Happy Holidays from Molly’s Canopy!

Sepia Saturday 652 and the Genealogy Blog Party: The holiday season is upon us — and that’s when Molly’s Canopy traditionally takes a winter break so I can relax, kick back and recharge.

This was a more leisurely blogging year at Molly’s Canopy as the urge to get outside, after our long pandemic confinement, lured me away from the keyboard for weeks at a time. So I skipped the A to Z Challenge in favor of botany classes, swimming, gardening and relaxing nature walks.

HOLIDAY SEASON, ENDWELL, N.Y. (1962). My childhood home from second grade through high school, all decked out for the holidays. Photo and lawn art by my dad, Norman J. Charboneau

Yet I still found time to photo-blog about my mom Peg (Laurence) Charboneau’s Italian immigrant ancestors from Gloversville, Fulton Co., N.Y. — which happily put me in touch with a second cousin on my Laurence (aka Di Lorenzo) family line, with whom I am exchanging photos.

And the release of the 1950 US census in April led to new family history discoveries and a series of blog posts about them — including the wonderful experience of finding myself in the census for the first time at age 2 months!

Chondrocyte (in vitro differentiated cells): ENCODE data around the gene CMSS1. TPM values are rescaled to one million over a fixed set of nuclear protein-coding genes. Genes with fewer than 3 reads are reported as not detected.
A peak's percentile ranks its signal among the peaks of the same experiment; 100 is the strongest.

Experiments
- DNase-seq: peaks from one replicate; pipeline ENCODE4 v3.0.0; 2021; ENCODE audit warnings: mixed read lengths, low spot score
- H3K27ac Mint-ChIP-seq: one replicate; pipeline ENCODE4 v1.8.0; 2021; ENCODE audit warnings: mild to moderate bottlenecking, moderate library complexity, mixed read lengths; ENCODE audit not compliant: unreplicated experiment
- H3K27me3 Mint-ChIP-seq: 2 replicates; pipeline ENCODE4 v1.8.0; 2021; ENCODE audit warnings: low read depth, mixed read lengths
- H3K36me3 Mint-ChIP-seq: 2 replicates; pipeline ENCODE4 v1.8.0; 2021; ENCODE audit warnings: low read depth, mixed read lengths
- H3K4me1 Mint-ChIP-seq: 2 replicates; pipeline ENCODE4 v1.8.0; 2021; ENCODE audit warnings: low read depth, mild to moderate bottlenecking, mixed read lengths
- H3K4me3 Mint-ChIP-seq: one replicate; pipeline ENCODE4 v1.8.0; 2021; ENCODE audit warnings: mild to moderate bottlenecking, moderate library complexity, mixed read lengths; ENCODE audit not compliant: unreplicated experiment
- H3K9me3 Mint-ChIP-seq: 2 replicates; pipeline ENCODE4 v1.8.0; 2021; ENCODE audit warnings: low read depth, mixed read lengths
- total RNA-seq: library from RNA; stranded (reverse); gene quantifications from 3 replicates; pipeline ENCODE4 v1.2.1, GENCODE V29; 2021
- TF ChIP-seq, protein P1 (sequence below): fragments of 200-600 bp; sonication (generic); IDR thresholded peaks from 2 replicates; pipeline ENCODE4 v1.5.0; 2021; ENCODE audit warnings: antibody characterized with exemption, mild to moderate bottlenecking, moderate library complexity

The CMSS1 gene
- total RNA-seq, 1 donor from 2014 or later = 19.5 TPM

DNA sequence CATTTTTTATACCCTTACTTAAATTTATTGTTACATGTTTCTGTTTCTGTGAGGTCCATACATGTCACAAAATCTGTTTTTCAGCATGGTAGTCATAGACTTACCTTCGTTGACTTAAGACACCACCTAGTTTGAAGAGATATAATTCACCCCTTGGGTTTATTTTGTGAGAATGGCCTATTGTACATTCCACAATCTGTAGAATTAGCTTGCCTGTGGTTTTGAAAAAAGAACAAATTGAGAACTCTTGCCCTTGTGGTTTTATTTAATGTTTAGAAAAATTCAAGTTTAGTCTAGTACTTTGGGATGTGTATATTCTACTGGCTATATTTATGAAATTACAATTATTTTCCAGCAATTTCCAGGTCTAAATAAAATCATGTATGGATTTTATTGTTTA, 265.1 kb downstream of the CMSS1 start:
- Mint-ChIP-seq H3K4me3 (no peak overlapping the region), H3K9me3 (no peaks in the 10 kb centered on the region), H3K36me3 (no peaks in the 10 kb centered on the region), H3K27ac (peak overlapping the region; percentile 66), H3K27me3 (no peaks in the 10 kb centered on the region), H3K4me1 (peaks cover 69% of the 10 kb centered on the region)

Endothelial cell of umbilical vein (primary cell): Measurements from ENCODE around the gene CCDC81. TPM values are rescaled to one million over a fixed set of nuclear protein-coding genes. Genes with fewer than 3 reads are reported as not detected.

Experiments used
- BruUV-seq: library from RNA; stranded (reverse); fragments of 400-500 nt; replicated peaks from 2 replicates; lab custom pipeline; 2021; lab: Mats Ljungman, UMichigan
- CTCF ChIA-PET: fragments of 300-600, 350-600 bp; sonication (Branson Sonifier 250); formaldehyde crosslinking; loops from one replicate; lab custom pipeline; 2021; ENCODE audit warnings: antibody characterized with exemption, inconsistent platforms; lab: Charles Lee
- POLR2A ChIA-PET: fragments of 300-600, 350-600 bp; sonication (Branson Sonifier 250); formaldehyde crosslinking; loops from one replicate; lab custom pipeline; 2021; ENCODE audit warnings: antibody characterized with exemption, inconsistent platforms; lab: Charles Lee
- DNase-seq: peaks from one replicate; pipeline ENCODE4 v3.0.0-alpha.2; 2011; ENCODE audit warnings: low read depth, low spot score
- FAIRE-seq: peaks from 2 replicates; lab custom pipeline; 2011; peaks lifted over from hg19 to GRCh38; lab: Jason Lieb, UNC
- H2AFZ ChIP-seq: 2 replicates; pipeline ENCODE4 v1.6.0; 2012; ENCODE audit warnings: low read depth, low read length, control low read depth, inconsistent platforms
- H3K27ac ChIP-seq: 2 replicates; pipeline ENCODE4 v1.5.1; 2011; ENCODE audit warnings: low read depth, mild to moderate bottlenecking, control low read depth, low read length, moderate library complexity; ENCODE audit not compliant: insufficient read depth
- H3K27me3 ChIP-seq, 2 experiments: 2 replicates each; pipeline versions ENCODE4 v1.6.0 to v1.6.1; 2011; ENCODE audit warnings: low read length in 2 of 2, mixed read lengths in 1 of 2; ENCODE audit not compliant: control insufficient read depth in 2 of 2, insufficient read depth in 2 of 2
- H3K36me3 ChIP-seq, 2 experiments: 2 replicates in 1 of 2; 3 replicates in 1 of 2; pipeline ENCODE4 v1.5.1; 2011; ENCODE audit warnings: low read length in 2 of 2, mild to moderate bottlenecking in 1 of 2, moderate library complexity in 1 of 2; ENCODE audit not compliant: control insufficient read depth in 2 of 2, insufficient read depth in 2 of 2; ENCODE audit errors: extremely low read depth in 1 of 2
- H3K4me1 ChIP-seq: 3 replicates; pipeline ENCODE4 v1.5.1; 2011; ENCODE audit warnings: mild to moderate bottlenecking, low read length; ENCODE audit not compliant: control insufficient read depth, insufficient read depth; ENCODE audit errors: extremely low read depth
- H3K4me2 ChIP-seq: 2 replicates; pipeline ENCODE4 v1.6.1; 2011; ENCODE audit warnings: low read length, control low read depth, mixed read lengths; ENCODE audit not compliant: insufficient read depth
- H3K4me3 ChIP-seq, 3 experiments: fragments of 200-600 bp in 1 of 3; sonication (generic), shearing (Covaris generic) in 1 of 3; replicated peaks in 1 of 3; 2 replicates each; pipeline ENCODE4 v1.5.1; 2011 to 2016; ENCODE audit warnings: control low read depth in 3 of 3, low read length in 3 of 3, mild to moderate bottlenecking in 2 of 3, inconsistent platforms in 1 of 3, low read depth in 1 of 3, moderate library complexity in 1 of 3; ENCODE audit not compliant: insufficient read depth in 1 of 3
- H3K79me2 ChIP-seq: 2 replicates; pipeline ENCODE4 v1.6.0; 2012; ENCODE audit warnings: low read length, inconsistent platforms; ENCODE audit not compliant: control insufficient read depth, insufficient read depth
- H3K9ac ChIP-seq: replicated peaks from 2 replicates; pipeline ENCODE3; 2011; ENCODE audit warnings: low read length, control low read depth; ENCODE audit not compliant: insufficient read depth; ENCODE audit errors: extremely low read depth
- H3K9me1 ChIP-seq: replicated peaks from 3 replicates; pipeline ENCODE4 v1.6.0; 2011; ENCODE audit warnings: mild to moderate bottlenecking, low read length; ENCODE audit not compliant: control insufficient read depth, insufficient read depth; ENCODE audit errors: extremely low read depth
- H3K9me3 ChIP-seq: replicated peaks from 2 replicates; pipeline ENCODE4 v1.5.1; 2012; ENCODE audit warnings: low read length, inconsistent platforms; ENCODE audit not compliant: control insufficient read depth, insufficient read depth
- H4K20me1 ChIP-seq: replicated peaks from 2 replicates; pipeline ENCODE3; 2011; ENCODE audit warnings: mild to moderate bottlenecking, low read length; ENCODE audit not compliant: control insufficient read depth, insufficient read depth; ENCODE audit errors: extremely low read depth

Next year I hope to blog about my high school years for the A to Z Challenge — when I lived with my family in the little red house pictured above that my dad always decked out with DIY decorations for the holidays.

Many thanks to my readers and relatives who followed along this year and shared valuable observations (among them the Sepia Saturday regulars, my Geneabloggers colleagues, and visitors from the monthly Genealogy Blog Party). You made this another magical year of blogging for Molly’s Canopy — and renewed my hope that the New Year will be just as fulfilling.

Happy Holidays to you and yours from Molly’s Canopy! Please stop back in January 2023 when regular blogging resumes. Meanwhile, please visit the blogs of other participants at Sepia Saturday and the Genealogy Blog Party.

© 2022 Molly Charboneau. All rights reserved.

Growing family trees one leaf at a time